The Ivory Tower Syndrome stems from leaders being disconnected from employees in the trenches and, thus, the reality of the business.
In the business world, this means less-competitive products that cost too much to produce and ultimately risk company survival.
In healthcare, it means lower quality of patient care and transferring cost overruns to the patient.
The larger and more complex the organization, and the more isolated leaders are from those below them; the more likely poor quality and cost overruns are magnified.
Powerful and privileged cultures can further intensify the problem.
Undercover Boss is a popular reality TV show where executives secretly do the work of first-line staff.
These executives often learn things about the business they didn’t previously know because of the natural tendency for leaders to become out of touch with people who are further down the chain of command, especially those at the bottom of the organizational hierarchy.
Executives who have worked in the field often make big changes when they return to their offices.
The communication problem exists because leaders often rely entirely on the chain of command to get information about the business below them.
We’ve all seen the telephone skit where a simple story changes from one side of the line of people to the other as it is passed along.
Added to the mix are biases, skewed or missing information, and changes in meaning.
Because executives are burdened with such responsibilities as strategy, operational oversight, and remaining competitive, they may limit their focus to major issues and not the reality of the day-to-day activities.
They have no choice but to trust and rely on the perspectives and translations of those directly below them.
The same is true of those below them, who also rely on their down-line employees. Since this data is often reported in meetings, the problems inherent to people in groups can further hinder communication.
People in groups tend to be vulnerable to counterproductive phenomena, such as Groupthink, that hinder creating a safe environment for people to speak up honestly.
One of the reasons is that people tend to transfer accountability and responsibility to the group, bypassing the individual sense of duty.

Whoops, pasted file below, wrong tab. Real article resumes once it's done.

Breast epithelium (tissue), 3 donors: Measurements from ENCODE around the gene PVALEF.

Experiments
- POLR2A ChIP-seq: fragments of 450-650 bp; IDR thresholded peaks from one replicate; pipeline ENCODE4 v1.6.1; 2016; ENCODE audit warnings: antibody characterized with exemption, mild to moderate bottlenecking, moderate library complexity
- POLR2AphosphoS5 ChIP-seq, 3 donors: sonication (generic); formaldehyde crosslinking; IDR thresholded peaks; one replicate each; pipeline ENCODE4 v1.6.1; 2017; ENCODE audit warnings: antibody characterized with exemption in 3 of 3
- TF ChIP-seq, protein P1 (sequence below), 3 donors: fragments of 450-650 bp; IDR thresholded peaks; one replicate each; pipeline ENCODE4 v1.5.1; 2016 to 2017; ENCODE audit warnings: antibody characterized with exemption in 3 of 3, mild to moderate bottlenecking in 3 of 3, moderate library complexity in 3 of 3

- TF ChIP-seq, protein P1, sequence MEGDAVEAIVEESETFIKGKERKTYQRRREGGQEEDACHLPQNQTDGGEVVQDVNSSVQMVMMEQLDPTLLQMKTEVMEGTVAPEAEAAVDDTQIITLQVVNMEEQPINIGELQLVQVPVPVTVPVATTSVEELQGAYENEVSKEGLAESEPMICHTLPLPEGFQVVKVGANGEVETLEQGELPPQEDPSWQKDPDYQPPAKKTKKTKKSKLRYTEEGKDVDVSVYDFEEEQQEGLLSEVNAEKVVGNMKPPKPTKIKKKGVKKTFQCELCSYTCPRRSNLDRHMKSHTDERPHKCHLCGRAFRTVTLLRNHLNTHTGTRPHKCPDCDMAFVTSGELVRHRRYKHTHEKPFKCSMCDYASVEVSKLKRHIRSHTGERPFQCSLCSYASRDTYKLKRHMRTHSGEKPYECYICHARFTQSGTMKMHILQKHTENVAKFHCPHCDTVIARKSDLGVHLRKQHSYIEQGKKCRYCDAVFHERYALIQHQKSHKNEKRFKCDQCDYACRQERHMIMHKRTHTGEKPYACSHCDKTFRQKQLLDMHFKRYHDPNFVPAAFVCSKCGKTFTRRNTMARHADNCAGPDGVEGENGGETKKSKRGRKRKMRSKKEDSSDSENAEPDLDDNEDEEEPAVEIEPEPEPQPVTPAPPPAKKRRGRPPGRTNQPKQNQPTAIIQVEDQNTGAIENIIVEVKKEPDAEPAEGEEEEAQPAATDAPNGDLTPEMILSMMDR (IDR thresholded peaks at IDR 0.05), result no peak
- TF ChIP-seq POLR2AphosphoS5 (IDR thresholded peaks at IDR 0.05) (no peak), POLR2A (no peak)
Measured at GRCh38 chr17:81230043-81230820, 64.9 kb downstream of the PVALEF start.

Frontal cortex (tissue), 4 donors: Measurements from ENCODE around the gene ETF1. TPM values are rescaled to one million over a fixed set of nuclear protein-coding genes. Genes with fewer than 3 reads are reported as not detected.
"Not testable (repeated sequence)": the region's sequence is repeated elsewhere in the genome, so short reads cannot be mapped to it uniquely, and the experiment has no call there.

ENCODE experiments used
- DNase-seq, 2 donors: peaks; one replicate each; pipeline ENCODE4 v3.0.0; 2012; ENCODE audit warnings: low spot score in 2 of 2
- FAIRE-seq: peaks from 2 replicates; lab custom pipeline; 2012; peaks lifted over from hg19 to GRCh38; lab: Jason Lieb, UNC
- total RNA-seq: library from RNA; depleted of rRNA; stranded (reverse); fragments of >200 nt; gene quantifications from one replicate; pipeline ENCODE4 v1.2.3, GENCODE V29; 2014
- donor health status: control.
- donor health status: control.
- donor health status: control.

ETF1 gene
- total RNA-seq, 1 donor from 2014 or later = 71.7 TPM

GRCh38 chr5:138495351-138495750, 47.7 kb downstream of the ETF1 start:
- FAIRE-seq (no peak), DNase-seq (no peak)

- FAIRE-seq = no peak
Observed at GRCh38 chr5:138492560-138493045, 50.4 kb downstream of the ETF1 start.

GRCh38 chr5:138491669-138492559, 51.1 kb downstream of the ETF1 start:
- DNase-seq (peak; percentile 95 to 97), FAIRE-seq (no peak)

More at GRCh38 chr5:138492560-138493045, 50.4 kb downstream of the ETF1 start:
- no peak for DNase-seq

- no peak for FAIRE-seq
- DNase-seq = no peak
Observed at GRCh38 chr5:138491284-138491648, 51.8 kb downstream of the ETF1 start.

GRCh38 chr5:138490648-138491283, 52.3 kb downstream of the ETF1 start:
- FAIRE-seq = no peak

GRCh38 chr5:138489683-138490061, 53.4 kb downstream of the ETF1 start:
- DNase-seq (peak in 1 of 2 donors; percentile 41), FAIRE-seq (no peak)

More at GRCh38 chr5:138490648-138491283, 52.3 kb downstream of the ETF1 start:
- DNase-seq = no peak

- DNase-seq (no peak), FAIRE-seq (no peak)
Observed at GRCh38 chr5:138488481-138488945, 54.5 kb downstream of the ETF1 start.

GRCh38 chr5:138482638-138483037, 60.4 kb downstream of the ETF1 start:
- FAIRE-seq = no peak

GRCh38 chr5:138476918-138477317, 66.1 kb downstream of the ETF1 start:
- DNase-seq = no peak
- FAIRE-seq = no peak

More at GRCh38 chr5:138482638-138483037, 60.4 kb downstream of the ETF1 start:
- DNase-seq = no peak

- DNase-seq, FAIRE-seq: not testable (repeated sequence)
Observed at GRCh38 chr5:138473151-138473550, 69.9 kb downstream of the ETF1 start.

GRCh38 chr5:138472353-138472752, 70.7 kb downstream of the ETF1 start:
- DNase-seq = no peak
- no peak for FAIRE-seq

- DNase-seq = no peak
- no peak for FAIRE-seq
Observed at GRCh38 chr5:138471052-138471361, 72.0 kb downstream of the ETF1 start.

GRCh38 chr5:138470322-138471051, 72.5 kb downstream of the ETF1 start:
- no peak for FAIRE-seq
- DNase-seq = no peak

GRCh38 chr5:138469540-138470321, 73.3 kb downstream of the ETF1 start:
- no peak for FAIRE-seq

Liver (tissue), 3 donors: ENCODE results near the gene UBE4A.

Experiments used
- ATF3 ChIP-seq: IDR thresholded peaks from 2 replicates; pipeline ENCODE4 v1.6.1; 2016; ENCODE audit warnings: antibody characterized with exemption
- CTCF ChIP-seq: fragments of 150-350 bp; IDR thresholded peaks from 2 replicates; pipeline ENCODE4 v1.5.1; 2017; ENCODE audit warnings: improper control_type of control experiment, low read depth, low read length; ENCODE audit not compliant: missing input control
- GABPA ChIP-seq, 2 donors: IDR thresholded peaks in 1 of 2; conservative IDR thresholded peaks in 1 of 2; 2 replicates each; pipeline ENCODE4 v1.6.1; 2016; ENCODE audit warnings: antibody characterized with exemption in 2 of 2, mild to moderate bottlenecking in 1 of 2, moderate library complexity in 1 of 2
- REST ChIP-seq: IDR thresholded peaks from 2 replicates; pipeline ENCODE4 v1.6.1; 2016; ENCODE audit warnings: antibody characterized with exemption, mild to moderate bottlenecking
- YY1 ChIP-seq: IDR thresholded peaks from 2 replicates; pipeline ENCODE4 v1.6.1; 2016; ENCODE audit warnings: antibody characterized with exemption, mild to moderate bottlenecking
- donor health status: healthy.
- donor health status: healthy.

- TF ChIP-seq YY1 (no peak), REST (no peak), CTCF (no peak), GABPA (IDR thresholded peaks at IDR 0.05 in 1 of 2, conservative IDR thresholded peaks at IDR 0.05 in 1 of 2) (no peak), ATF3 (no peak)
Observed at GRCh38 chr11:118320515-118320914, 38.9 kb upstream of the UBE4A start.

Also, if they do not feel their voice is truly valued, or if they feel that speaking up may cause retribution, they may never speak up, even when it is critical to do so.
A Safe Environment
In order to overcome the Ivory Tower Syndrome, as a starting point, leaders must establish a safe environment where anyone can provide feedback without fear.
This is not a simple task like cleaning your desk. Creating a safe environment takes time and can be very difficult because determining whether it is safe or not rests entirely in the preconscious thoughts of those at the bottom of the organization.
The key phrase is “preconscious thought” – what happens in our
brains before our thoughts are censored, spun, or diluted by our conscious mind?
Once a safe environment can be established, which can only be evidenced
by those at the bottom of the organization, leaders can start to become more in touch with the reality of the business.
However, if employees at the bottom of the organization are not providing evidence that it is safe for them to speak up or if they fear reporting candidly (which is a typical side-effect of powerful and privileged cultures), leaders will incorrectly believe they have created this safe environment.
It is important for leaders to understand that merely espousing the desire for or the existence of a safe environment doesn’t make the environment safe.
If the environment is unsafe for employees everywhere to speak up about problems, any effort to connect with employees down the chain will be futile.
It may not be productive for all top executives to go down and secretly do the grunt work that we do.
However, they could roll up their sleeves and regularly spend time with their employees in a more informal and collegial manner.
As they do so, it is highly likely they will collect useful information and perspectives they didn’t have before – ones that may change future decisions and even improve the organization.
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